Thirdmill Study Bible

Notes on Luke 19:1-27

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Luke 19:1

Jesus was still making his way toward Jerusalem (see note on 9:51).

Luke 19:2

Zacchaeus. Zacchaeus means "clean, pure or innocent." chief tax collector. Tax collectors were local Jewish men who were despised in ancient Israel for working with Rome (see note on 3:12). As a chief tax collector, Zacchaeus would have either worked with a group of collectors or oversaw collection or tolls between Judea and Perea. Given his prominence, he would been considered especially sinful by the community. rich. Typical for a tax collector. Luke highlighted this fact as he previously recorded Jesus's teaching on the difficulty of the rich being saved (18:24-25). Yet, in Zacchaeus, we see that nothing is impossible for God (v. 9; 18:26-27).

Luke 19:3

Zacchaeus wanted to know Jesus, but was hindered by his small stature and uncaring crowd (see note on v. 2).

Luke 19:4

ran . . . climbed. Unusual actions for a man in ancient Israel. Zacchaeus abandoned dignity and decorum in order to know who Jesus was. He was driven by more than curiosity (v. 9). sycamore tree. Similar to an oak tree, it had a short trunk and wide branches. This made it easy to climb.

Luke 19:5

Jesus knew Zacchaeus and took the initiative to enter into a relationship with him. This was evidence that Jesus came to seek and save sinners (v. 10). must stay. The only time we see Jesus invite himself to a person's house. Such action was as rare as Zacchaeus' running and climbing in that culture. Yet, his word must indicated his stay was part of God's sovereign plan (v. 9; see 2:49; 9:22; 15:32).

Luke 19:6

Zacchaeus wasn't put off by Jesus's self-invitation (v. 5). Just the opposite, he was delighted that Jesus would stay with him.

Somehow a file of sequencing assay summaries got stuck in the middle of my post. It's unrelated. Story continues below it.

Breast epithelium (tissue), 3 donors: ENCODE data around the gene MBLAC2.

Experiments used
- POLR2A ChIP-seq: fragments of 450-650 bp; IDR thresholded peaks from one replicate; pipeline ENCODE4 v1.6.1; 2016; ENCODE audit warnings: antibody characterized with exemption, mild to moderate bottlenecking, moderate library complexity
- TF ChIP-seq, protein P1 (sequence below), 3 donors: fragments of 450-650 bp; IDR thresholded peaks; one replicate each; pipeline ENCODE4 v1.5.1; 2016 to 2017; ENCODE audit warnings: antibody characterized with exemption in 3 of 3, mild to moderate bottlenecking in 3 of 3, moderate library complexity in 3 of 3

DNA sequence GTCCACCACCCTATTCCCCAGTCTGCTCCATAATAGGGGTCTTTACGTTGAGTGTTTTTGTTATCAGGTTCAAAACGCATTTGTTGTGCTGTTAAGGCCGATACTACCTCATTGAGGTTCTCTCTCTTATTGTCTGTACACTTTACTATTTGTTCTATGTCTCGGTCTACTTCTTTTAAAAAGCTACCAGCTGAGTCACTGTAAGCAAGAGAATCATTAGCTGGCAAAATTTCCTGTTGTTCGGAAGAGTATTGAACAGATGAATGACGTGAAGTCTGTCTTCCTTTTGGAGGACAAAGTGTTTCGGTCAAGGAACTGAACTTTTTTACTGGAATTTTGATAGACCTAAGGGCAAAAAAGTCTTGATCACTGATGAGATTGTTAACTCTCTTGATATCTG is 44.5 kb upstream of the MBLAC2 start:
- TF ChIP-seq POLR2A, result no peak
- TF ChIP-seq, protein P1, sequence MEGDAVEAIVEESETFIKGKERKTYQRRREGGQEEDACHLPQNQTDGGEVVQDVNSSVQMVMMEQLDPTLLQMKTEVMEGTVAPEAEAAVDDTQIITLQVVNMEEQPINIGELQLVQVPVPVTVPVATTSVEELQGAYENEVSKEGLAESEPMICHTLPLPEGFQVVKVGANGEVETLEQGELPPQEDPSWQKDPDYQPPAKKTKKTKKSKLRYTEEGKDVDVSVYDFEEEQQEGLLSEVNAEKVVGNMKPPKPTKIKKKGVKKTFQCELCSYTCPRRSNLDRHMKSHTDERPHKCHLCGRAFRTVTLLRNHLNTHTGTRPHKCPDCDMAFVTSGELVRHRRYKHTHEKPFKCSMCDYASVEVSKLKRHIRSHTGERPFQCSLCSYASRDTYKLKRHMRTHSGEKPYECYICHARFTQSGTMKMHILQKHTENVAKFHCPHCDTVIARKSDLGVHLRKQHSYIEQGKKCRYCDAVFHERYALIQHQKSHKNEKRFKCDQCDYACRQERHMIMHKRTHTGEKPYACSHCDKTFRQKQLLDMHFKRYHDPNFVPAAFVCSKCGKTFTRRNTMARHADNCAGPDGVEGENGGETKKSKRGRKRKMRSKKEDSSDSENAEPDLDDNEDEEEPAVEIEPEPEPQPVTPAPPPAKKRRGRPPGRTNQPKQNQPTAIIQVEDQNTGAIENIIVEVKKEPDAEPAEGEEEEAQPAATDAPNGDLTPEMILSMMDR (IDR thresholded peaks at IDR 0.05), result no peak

Luke 19:7

A common criticism against Jesus (5:30; 7:39; 15:1-2).

Luke 19:8

Being with Jesus has brought salvation (v. 9) and the changed life that flows from believing the gospel (3:8; see Tit. 2:11-14). half. Zacchaeus went from selfish acts of greed to righteous displays of generosity and sacrifice (see note on 3:21). four times. He also sought to make restitution for his previous over-collection of taxes. The amount of repayment is based on the Old Testament law (see Exod. 22:1; 2 Sam. 12:6). See WCF 15.5; WLC 141, 145.

Luke 19:9

Luke passed over the dinner conversation between Zacchaeus and Jesus. But he records the results — repentance and faith. salvation. To be rescued from the power and penalty of sin. It is a summary word for all that God does for his people in Christ. Through his saving work, God brings them into his kingdom and gives them eternal life (see notes on 18:24-30; John 3:1-18; Rom. 3:21-26). Zacchaeus believed Jesus and was saved from his sins by grace through faith. son of Abraham. Not just a person of physical descent. Zacchaeus exercised faith in God's promises like Abraham (Rom. 4:1-3, 16). This brought salvation and made him a true, spiritual descendent (Gal. 3:7; see notes on 3:8; 13:16).

Luke 19:10

Zacchaeus's transformation was an example of why Jesus came into the world. Son of Man. See note on 5:22-24. save . . . lost. A metaphor for those who are rescued from their sins (15:24; Matt. 10:6; 15:24; see notes on 5:32; 19:9).

The One Who Saves is the One Who Will Judge - Luke 19:11-27

Jesus taught about his impending death, resurrection, and ascension to heaven. Though he would be gone from his disciples, he would be reigning as king and expected them to serve faithfully while he was gone. Jesus used the experience of Herod's son, Archelaus as the basis for his parable. After Herod died, Archelaus travelled to Rome to seek the right to rule over his father's kingdom. However, the people of that kingdom sent messengers to persuade Rome that Archelaus was a wicked man who was unfit to rule. This happened about thirty years before Jesus's began his ministry.

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